‘No Silver Bullet’: Aldermen Start Confronting Massive Budget Shortfall

(Jürgen Polle / Pixabay)(Jürgen Polle / Pixabay)

Chicago’s chief financial officer warned aldermen Monday that taxing big firms and financial transactions would not help dig the city out of a massive budget hole caused by the coronavirus pandemic.

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Mayor Lori Lightfoot has said repeatedly that everything is on the table as she and her finance team work to craft a plan to fill the projected $1.2 billion shortfall in 2021 — and end 2020 in the black after the pandemic opened an $800 million gap in the current year’s budget.

Lightfoot has indicated she’ll consider furloughs, layoffs and the elimination of vacant positions across the city — including in the Chicago Police Department. A property tax increase is also on the list — although Lightfoot has acknowledged that would be a last resort.

But Chief Financial Officer Jennie Huang Bennett told members of the City Council’s Finance Committee on Monday that several measures long favored by progressive aldermen and groups would do more to hurt than to help the city’s dire financial condition.

A proposal to impose a tax on financial transactions — sometimes known as the LaSalle Street tax, because of the concentration of financial services companies along LaSalle Drive in the Loop — would likely prompt large firms to leave Chicago, Huang Bennett said.

Before the City Council could impose a tax on those transactions, state law would have to be changed to allow it. A bill introduced in 2019, which never got a vote, would impose a $1 per transaction tax.

Chicago Mercantile Exchange CEO Terry Duffy told aldermen companies would quickly relocate to avoid the tax, something made easier by the automated, electronic systems now in place.

“We’re not talking about idle threats,” Duffy said, reminding aldermen of the thousands of Chicago workers either employed directly or indirectly by the financial services industry. “This would put the city on a path to fiscal disaster.”

Ed Tilly, the CEO of CBOE Global Markets, Inc., agreed with Duffy, and warned aldermen not to focus on a quick fix.

“There is no silver bullet,” Tilly said.

Laurence Msall, the president of the Civic Federation, a budget watchdog group, warned aldermen about imposing new taxes and assuming they would fill Chicago’s budget shortfall.

Because of the city’s “very dire” financial situation, any new taxes imposed would have a “minimal impact” because of the high rate of unemployment, Msall said.

Huang Bennett also tossed cold water on a push to reimpose a $4-per-employee monthly tax, which she said could generate $23.5 million for the city’s coffers. 

That head tax was eliminated in 2011 by former Mayor Rahm Emanuel, who said lifting it helped spur millions of dollars of economic activity in the city and prompted dozens of companies to relocate to Chicago.

Huang Bennett said reimposing that head tax would serve as a “disincentive” for firms to hire new workers, especially those who earn the city’s minimum wage, which will hit $15 an hour in July 2021.

Because Chicago’s unemployment rate is 12.6%, the city should be very careful about taking actions that could make companies less likely to hire new employees, Huang Bennett said.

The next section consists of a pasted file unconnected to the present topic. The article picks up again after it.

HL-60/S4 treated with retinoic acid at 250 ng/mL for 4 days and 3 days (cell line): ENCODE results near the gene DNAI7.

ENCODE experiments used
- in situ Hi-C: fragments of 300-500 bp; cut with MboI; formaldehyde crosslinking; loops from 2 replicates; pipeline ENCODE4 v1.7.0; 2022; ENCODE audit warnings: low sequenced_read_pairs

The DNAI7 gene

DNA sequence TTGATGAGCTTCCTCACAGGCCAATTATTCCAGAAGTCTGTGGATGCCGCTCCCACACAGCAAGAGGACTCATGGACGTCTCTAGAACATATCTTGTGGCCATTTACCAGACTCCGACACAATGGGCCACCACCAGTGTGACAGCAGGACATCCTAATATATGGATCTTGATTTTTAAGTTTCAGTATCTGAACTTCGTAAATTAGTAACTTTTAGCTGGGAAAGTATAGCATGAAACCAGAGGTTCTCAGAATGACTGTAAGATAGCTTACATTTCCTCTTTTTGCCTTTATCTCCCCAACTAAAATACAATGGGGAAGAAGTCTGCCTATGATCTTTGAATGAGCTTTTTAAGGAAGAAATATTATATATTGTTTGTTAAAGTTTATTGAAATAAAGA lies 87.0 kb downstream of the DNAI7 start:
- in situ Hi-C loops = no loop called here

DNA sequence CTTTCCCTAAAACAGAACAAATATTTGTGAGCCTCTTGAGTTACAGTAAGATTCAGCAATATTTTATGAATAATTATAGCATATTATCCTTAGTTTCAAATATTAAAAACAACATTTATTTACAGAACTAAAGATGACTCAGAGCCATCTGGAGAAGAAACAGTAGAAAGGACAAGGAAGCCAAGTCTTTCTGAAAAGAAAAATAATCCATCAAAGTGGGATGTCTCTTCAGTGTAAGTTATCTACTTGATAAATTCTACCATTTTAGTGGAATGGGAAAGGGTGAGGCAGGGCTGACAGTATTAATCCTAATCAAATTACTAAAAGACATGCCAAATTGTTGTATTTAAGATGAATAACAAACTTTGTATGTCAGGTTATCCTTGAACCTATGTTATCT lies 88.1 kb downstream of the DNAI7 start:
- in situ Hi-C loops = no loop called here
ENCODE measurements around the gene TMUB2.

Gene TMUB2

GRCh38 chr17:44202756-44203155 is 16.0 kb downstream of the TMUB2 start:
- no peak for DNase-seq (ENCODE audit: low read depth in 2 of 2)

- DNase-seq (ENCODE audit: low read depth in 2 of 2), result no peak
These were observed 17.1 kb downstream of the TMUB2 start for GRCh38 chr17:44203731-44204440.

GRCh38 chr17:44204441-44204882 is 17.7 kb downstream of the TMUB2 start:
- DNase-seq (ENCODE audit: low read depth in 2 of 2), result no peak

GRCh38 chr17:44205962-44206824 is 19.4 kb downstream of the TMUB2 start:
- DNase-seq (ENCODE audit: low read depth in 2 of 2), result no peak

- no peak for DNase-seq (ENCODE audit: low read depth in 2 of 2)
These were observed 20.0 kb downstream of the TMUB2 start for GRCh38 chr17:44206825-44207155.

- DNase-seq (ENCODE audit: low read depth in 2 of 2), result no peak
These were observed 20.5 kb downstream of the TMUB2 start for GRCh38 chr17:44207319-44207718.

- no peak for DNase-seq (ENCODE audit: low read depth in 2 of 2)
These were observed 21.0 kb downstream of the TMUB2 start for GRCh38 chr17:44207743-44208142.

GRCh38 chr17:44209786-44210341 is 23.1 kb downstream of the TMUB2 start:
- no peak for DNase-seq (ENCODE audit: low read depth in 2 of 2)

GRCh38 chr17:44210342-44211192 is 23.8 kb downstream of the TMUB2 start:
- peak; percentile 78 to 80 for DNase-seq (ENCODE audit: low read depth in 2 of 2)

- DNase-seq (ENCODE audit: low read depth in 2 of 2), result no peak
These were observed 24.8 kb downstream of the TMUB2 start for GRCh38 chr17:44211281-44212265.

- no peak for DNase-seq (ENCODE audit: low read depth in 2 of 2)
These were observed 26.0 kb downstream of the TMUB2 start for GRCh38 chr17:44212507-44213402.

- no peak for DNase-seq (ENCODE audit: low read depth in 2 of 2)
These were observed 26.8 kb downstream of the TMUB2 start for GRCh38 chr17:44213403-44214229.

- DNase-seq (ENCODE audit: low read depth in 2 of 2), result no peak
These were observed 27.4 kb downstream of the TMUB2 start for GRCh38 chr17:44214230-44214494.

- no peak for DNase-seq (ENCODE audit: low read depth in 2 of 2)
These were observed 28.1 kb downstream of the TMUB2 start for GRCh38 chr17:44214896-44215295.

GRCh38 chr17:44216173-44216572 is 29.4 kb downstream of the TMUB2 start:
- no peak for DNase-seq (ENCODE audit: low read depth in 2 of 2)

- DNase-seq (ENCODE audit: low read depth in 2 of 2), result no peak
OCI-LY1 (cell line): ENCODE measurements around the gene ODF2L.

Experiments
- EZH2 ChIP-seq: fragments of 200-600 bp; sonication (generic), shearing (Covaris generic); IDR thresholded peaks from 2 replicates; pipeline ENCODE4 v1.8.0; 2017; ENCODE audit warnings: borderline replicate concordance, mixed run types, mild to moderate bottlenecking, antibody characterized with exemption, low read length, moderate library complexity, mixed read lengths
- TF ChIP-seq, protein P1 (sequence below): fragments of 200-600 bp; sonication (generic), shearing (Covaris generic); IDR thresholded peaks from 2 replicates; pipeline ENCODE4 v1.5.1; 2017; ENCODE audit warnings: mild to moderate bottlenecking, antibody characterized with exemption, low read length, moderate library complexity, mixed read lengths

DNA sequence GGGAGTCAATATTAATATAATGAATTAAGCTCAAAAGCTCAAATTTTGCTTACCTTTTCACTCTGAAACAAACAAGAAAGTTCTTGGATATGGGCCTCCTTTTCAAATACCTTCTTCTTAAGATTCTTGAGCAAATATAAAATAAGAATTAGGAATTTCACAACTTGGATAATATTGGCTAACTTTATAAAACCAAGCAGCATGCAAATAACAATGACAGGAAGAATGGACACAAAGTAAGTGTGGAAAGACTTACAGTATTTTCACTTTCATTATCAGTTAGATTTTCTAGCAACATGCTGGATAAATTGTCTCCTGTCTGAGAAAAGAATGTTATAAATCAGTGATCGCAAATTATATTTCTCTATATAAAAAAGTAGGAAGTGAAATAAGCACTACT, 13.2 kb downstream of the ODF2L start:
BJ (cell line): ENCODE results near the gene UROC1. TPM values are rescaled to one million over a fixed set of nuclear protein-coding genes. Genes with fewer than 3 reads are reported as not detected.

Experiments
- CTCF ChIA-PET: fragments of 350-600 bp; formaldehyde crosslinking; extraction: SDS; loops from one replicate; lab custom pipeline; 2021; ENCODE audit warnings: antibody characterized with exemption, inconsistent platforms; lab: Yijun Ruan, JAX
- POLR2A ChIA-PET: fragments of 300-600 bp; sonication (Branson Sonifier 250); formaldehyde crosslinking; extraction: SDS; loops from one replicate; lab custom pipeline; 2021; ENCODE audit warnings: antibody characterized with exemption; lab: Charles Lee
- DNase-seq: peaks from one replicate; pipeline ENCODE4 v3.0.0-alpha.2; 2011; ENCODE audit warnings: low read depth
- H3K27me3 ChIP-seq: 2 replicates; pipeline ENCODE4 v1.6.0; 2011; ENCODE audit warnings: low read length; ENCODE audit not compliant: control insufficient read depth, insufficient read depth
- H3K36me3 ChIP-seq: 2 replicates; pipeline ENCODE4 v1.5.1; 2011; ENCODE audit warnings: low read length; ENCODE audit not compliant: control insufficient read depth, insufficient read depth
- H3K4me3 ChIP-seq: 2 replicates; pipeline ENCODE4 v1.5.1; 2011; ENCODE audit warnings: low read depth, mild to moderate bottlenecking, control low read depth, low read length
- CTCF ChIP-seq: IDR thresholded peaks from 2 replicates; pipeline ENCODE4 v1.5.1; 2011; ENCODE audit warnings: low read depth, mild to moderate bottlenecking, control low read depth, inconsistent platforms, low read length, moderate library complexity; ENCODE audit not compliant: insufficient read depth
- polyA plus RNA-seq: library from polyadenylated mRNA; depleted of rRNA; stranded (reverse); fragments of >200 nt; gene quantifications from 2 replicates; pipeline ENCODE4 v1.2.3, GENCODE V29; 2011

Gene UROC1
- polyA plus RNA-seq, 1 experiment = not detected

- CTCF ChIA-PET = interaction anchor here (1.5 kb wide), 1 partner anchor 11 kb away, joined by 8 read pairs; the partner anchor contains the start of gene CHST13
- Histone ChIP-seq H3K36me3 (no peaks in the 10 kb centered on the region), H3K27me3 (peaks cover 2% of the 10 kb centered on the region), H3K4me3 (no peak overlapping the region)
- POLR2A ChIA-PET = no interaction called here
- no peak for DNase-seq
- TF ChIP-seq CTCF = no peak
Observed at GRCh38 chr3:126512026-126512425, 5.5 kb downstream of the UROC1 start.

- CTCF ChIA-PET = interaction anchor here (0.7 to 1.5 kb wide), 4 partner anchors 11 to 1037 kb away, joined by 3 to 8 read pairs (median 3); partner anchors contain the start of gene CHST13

“Now is about the worst time” to impose a head tax, Huang Bennett said.

Ald. Michelle Harris (8th Ward) said businesses “would not walk, but run out of the city” if the tax is reimposed.

“If you think we’re a desert now, we’ll be sand,” Harris said.

At the peak of the pandemic, the unemployment rate in Chicago hit 17.5% and the city’s gross domestic product dropped 10% before bouncing back to a 5% decline, Huang Bennett said.

Jack Lavin, the CEO of the Chicagoland Chamber of Commerce, said “reinstating the head tax … would be another nail in the coffin for struggling Chicago business communities.”

Reimposing the tax would cost Chicago thousands of jobs, Lavin said.

In addition, Huang Bennett also cautioned aldermen not to give the green light to video gaming or sweepstakes machines in Chicago, warning that the games could have a “cannibalization” effect on revenues the city is counting on from an in-the-works casino and cost thousands of jobs.

Even though state law changed in 2009 to allow gamblers to test their luck at video poker and blackjack, former Mayor Richard M. Daley and then Emanuel refused to lift the ban on the games that had long been in place in Chicago, fearing it would cause crime and lower property values.

At the same time, illegal sweepstakes machines have proliferated in Chicago, setting up in laundromats and gas stations to exploit a loophole in the state law. 

Efforts in 2018 to convince aldermen to ban sweepstakes machines failed, and the issue faded from the spotlight until October 2019, when now-former state Rep. Luis Arroyo (D-Chicago) was charged with attempting to bribe now-former state Sen. Terry Link (D-Waukegan) to support legislation to legalize sweepstakes machines.

Arroyo, who has pleaded not guilty, lobbied city officials on behalf of sweepstakes firms.

Firms have until Oct. 21 to submit their pitch to build and operate a casino in Chicago, described by city officials as a “once-in-a-generation opportunity for new gaming and entertainment development in the heart of a major American city.”

The city’s share of revenue from a casino is earmarked for its police and fire pension funds.

Huang Bennett did endorse hiking a personal property lease tax on computers. The city imposes a 9% tax on most leases, but only a 7% tax on computer leases. The computer lease tax should be hiked by 2% to come in line, Huang Bennett said.

Contact Heather Cherone: @HeatherCherone | (773) 569-1863 | [email protected]


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